The first role mentioned is apostle. Interestingly, the word was not used in religious circles until the New Testament; it was a secular word meaning, “a delegate, messenger, one sent forth with orders.” Their key role is authority, as seen in the life of Paul and other apostles, who operated in supernatural power, performing miracles of healing, deliverance from demons, and raising the dead, among other acts. Paul was commissioned by Jesus Himself and sent as an apostle to the Gentiles after supernaturally receiving the gospel through direct encounters with the Lord. Peter was appointed an apostle to the Jews. Other apostles mentioned were Barnabas, Timothy, and Silvanus, in addition to the original twelve. Within the Church, modern day apostles serve the body by equipping them in apostolic ministry and overseeing the other ministries of the church. They receive regular revelation from heaven that they bring to the other leaders who also use it to equip the body. They use their gifts to bring the body to maturity and unity.

Prophets work closely with apostles, as both roles receive supernatural revelation for the purpose of training and equipping the body. A prophet’s key role is to train the body to hear from God for themselves, and to properly discern, interpret, and deliver His personal words with increasing accuracy, love, and grace. In the Old Testament, there were “schools of the prophets” which trained those called to that office. Many believe that if one is called as a prophet, they will instinctively know how to prophesy, but that is not true. All the gifts start as a seed and must be developed, nurtured, and exercised in a safe community where mistakes can be made without judgment. We don’t believe it is odd to train pastors and teachers, and the same is true for all the other gifts. Both apostles and prophets are more Kingdom-minded than Church-minded; as visionaries, they see the big picture and live with an eternal perspective.

Evangelists are given to the Church to train and equip the people to share their faith every day as a way of life. Their key role is reproducing witnesses.They are not there to “do” the work of evangelizing the lost. All God’s people are called to be witnesses, but many do not, out of fear or insecurity, because they’ve never been trained. A true evangelist will enlist an army of believers to go out and win the lost wherever they go. This will result in a great harvest coming into the Kingdom!

Pastors are called to guide and protect God’s people. With the revelation given by the apostles and prophets, they help people to see the bigger picture of the Kingdom and eternity, rather than focusing on the present with its trials and struggles. They provide counsel at times, but also want to help the people become responsible for their own spirituality and walk with God. They provide assistance, within reason, to enable them to navigate the process of growing up in Christ. Their key role is to protect and prepare the people.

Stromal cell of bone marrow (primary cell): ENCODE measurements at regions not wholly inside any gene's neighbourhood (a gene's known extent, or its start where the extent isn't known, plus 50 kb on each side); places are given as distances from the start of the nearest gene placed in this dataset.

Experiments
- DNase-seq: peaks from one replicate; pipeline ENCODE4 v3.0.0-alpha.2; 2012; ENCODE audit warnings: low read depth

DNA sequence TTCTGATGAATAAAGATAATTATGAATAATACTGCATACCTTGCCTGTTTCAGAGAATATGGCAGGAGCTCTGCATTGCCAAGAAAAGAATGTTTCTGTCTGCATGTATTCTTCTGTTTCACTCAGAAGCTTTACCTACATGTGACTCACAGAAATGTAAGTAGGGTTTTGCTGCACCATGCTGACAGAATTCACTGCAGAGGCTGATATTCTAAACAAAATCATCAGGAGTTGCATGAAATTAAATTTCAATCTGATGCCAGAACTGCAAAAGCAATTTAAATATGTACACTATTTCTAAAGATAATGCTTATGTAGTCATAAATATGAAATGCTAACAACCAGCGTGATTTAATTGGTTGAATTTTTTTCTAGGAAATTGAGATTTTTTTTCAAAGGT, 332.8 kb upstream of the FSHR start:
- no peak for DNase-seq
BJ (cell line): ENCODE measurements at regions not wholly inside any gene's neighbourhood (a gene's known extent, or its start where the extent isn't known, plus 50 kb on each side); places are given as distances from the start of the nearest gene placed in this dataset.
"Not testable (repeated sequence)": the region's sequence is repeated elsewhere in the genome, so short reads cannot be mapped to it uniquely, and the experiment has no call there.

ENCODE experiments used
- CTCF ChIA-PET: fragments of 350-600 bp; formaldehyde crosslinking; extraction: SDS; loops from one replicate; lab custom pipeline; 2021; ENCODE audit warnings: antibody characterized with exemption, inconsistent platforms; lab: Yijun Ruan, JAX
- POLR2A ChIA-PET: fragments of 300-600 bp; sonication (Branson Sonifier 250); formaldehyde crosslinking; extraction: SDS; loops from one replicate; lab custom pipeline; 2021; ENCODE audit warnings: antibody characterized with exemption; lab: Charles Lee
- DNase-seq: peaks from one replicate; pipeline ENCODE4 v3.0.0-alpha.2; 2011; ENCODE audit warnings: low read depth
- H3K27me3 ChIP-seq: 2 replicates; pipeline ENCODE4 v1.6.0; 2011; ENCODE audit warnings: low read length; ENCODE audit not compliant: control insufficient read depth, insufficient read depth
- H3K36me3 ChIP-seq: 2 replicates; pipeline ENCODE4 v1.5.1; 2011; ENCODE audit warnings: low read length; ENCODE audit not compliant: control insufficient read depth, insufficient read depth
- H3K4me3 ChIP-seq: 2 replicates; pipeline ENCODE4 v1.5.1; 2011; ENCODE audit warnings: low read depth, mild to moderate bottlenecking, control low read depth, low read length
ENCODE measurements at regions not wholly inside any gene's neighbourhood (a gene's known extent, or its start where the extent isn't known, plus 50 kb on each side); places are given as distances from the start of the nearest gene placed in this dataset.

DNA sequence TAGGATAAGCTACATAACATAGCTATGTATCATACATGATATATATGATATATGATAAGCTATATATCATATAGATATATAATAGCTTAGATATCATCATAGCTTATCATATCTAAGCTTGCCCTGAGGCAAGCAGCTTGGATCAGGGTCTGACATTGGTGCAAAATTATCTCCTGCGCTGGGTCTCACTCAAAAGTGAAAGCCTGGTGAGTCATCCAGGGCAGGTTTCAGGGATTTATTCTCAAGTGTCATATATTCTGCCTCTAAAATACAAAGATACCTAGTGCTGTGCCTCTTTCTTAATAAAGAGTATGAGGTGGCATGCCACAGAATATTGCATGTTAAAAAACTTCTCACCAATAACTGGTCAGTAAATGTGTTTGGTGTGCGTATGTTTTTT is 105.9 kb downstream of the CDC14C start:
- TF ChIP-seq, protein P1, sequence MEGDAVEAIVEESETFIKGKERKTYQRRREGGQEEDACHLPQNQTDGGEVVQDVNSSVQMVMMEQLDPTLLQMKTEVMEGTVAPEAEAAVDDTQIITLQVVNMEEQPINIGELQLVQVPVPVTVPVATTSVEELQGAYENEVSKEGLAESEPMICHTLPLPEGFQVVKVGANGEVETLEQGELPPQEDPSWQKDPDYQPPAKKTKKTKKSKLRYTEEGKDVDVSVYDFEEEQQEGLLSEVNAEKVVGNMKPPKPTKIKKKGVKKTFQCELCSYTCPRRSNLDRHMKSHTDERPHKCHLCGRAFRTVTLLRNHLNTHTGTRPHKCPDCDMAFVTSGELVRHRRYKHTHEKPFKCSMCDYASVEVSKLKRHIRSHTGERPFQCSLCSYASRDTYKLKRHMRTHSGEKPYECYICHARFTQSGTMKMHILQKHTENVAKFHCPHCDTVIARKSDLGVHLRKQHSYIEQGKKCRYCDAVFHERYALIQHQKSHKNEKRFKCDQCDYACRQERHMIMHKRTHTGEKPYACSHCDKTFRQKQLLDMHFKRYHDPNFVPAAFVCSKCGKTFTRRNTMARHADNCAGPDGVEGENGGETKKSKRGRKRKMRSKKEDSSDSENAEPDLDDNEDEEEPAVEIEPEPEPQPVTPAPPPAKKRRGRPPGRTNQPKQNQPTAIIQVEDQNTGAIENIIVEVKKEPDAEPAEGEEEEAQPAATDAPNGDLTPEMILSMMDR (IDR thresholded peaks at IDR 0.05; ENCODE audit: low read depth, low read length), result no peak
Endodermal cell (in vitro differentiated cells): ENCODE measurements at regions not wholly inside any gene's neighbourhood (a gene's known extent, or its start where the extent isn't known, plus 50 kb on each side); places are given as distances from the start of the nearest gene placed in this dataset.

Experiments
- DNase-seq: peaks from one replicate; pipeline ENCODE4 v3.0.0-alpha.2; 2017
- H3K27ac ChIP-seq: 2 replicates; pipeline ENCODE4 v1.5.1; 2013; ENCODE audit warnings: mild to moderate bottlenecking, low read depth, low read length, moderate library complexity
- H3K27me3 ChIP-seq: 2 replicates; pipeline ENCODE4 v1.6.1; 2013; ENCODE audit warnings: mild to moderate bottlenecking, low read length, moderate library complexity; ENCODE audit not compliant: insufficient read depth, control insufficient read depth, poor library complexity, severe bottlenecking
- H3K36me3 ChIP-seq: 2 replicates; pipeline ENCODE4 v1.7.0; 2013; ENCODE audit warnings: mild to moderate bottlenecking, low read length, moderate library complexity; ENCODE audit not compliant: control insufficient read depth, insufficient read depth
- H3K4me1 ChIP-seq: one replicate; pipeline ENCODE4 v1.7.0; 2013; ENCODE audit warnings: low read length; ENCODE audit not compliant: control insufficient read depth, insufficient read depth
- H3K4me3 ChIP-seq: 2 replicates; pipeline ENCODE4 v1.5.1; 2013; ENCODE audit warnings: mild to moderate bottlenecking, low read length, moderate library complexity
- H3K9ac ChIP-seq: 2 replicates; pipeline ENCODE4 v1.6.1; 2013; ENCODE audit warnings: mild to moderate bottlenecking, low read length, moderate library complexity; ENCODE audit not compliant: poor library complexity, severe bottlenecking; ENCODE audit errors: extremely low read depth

Teachers are provided to teach the people how to personally appropriate the revelation and information given by the other four leadership roles. Their key role is education, and they believe everyone’s issues center around needing more of it. They love to teach classes and recommend courses, books, videos, conferences, and anything else that will help God’s people learn.

These five leadership roles are very different and unique from one another. In order to properly equip and bring God’s people to maturity and unity, it requires great humility and submission to each other and the Holy Spirit. Jesus will build His Church as His appointed leaders do their part by building up the people. It cannot, and will not happen any other way but His. All five of these gifts are critical to successful preparation of the bride.

Historically, we have almost exclusively seen only pastors, teachers, and evangelists recognized and accepted within the local church. Without the supernatural aspect of apostles and prophets, our churches have been largely powerless to affect the real change we need. Only transformed people can transform cities and nations. Until we come into alignment with God’s chosen design and structure, we will likely continue to see more of the same.



God’s Design for His Church


Over twenty years ago God gave me a burden for the state of the Church. It began at a three-day fasting and prayer conference I attended in Los Angeles back in 1995. I knew nothing about fasting and not much more about prayer, but my life was marked forever at that conference. At the end, a call was made for two million believers to fast and pray for forty days, for revival to come to His people. I heard the call, as one of those two million, but after I returned home, I let friends and family talk me out of it. Yet God did not give up. I attended the next year and again the call came, but this time I heeded His word.